NASA just observed a star, other than the Sun, emanate CME (Coronal Mass Ejection), a phenomena that is often tagged as Earth’s greatest threat.
A group of researchers recently identified a powerful eruption for the very first time from an active star, named, HR 9024, which is about 450 light-years away from us, using Chandra X-ray Observatory.
The star was observed emanating intense flash of X-rays followed by the emission of a giant bubble of plasma, ie. hot gas containing charged particles.
A High-Energy Transmission Grating Spectrometer, or HETGS, was the instrument used to measure the motions of coronal plasmas.
For those of you not aware of what CME or Coronal Mass Ejection is all about, they’re basically a huge event in our solar history that releases violent solar gas, plasma, and electromagnetic radiation that can eject over ten billion tons of solar matter towards Earth with an immense power of billions of hydrogen bombs.
And although it is most commonly observed around the Sun, this is the first time when CME has been seen in a star other than our Sun.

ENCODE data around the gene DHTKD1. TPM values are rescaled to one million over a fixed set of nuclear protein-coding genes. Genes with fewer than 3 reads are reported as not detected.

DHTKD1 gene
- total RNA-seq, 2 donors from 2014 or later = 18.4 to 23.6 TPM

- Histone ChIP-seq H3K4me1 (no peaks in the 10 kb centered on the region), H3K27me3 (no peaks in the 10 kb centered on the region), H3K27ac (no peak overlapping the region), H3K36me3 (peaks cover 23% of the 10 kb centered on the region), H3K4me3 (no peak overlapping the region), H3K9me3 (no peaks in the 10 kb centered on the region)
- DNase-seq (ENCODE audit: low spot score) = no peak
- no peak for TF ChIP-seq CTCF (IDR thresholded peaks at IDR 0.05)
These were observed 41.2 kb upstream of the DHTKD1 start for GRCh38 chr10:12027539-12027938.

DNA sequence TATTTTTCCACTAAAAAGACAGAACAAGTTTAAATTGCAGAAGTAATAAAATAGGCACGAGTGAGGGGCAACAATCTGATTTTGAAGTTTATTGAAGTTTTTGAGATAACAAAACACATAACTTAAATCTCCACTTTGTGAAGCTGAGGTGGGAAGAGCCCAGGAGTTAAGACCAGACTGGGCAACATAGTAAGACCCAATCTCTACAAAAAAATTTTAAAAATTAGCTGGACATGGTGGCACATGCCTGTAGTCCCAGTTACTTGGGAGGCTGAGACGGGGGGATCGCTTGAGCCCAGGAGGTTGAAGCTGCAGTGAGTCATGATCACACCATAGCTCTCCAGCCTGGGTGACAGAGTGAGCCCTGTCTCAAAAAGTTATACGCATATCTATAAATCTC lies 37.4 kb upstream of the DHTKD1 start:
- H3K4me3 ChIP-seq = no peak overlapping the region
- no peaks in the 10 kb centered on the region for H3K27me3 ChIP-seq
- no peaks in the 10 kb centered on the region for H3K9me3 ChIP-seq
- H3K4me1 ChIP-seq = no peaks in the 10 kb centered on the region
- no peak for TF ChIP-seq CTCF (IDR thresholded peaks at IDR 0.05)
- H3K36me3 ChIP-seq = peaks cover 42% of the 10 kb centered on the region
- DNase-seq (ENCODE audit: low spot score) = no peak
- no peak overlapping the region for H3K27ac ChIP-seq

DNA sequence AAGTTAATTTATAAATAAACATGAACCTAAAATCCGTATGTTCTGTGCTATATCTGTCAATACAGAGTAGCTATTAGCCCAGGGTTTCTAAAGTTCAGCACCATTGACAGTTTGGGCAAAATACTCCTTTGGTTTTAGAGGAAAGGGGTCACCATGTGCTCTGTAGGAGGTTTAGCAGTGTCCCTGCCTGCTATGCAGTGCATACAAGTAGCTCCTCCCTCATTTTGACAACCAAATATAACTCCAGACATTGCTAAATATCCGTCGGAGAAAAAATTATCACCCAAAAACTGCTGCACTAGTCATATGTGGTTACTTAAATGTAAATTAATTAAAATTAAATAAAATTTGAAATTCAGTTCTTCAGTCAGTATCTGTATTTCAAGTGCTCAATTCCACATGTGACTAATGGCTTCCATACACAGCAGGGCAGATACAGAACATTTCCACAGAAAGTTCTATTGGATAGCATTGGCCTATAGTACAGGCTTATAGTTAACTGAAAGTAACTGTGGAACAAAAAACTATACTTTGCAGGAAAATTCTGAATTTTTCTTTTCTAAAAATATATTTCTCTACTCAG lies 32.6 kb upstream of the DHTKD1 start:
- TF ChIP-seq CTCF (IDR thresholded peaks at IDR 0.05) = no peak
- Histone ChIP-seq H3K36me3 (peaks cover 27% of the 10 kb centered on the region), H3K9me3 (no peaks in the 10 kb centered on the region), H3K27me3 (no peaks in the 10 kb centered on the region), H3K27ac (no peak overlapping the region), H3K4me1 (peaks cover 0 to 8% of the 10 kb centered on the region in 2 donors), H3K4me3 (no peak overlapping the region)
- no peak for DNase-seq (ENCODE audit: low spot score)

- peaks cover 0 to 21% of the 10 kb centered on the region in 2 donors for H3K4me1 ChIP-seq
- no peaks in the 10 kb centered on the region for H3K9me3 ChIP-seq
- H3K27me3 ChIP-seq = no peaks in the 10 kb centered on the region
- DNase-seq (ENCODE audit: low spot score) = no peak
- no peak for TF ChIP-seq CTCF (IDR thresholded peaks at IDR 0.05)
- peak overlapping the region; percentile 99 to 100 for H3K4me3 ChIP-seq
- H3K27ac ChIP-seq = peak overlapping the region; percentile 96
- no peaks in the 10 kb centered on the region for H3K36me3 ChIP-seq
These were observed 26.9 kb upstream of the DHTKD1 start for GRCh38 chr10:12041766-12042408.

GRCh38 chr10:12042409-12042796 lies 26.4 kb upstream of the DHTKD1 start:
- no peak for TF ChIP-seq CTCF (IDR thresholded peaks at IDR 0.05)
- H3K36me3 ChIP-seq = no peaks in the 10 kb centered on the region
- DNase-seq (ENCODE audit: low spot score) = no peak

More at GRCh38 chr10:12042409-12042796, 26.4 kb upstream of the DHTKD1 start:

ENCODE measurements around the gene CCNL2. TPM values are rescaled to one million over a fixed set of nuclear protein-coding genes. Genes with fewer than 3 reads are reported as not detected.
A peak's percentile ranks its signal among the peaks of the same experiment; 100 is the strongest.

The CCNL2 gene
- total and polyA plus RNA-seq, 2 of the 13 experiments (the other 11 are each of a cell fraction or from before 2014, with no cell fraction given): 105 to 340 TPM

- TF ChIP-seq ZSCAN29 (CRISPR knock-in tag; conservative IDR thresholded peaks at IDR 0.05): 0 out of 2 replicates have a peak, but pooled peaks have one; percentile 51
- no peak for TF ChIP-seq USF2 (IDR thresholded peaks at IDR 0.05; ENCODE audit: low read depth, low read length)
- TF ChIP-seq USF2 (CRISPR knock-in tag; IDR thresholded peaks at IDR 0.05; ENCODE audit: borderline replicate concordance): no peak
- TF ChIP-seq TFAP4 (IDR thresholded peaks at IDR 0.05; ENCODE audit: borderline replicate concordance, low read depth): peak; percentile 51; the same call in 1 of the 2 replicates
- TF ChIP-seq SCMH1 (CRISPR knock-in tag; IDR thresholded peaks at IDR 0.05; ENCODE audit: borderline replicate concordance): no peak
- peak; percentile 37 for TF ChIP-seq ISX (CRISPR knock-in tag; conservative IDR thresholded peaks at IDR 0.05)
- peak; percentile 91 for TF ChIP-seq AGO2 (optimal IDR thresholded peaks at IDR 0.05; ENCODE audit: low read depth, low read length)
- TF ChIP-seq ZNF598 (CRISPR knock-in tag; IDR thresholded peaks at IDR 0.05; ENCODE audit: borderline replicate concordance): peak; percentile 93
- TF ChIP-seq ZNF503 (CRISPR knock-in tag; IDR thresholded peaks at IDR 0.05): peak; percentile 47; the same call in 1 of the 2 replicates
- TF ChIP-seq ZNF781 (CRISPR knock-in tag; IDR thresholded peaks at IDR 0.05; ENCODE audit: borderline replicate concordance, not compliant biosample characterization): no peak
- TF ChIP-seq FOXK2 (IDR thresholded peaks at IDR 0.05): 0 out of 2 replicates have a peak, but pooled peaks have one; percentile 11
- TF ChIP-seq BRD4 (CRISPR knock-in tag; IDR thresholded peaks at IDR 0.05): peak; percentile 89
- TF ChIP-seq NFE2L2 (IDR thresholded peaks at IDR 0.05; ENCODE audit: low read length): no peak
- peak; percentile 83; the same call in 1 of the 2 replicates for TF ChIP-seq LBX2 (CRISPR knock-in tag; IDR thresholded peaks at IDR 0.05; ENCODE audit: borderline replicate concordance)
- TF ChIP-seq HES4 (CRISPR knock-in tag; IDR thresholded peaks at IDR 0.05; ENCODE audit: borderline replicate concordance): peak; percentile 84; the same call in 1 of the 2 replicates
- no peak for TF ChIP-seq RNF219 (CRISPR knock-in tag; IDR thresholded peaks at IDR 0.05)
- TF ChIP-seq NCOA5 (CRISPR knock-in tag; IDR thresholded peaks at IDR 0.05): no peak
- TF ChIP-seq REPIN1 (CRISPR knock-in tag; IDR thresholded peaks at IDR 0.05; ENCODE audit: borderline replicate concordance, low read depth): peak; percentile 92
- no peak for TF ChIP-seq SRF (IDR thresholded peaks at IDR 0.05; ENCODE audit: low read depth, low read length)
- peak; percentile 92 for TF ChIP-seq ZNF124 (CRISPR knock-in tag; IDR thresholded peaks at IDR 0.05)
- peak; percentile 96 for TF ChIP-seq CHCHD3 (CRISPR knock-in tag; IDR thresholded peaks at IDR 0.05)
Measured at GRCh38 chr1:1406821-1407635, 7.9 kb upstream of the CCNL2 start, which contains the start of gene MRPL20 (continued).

These ejections are extremely powerful and can also extend across millions of miles into space, and can reach Earth within few days.
However, these ejections are not something new, and have been hitting our planet since the very beginning. In fact, every few weeks, these CMEs hit our planet without any major impact.
However, just because the probability of these CMEs hitting our Earth is low doesn’t mean that it will never. These energetic fluctuations are so powerful that if it does manage to hit Earth, it can induce electric fluctuations at ground level that could blow out transformers in power grids, says NASA. Also, if these CME’s particles manage to collide with crucial electronics onboard a satellite, it can potentially rupture its systems.
The results of the study confirms that CMEs can also be produced in magnetically active stars and further opens up the opportunity to study these dramatic events in stars too and not just the Sun.
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